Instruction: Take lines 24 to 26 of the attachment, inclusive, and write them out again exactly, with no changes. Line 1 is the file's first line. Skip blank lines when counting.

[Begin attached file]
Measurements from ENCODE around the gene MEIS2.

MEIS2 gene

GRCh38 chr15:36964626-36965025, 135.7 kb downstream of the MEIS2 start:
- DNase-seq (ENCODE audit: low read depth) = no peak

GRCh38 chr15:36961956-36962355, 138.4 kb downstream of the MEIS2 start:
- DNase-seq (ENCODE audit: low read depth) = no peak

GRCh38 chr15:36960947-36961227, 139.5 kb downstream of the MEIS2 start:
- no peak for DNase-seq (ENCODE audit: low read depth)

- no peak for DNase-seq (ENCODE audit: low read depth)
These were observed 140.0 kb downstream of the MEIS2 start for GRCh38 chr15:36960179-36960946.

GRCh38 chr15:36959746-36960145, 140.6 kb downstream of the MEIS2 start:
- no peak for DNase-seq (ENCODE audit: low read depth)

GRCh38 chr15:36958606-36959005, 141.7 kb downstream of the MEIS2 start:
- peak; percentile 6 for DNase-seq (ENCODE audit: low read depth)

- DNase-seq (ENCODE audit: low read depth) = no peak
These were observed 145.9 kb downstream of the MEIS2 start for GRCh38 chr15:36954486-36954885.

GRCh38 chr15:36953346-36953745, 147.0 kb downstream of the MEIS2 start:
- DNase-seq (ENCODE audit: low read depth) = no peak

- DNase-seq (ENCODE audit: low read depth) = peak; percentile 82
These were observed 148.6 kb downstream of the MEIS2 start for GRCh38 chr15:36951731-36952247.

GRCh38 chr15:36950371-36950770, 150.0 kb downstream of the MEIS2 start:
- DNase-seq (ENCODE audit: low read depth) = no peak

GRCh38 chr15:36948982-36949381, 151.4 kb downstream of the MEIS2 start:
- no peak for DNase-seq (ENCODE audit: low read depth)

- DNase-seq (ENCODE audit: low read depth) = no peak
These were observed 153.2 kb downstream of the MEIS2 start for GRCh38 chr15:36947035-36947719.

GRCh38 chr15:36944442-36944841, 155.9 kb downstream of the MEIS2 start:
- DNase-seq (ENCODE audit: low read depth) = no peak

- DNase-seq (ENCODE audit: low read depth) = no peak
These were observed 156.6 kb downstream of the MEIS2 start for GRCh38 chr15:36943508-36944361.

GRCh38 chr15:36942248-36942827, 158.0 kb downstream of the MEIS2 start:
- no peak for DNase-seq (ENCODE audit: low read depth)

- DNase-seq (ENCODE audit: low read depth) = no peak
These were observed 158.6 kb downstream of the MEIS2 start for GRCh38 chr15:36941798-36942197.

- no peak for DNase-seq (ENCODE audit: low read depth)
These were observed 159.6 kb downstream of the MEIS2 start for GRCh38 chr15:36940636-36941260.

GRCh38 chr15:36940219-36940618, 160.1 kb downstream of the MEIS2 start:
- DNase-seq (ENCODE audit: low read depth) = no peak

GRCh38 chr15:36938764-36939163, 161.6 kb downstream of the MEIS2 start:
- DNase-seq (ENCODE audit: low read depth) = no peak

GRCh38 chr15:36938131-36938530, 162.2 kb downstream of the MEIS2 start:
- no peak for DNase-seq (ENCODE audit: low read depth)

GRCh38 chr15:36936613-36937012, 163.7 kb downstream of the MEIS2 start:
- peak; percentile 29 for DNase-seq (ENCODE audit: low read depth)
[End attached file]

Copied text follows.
- no peak for DNase-seq (ENCODE audit: low read depth)

- DNase-seq (ENCODE audit: low read depth) = no peak
These were observed 153.2 kb downstream of the MEIS2 start for GRCh38 chr15:36947035-36947719.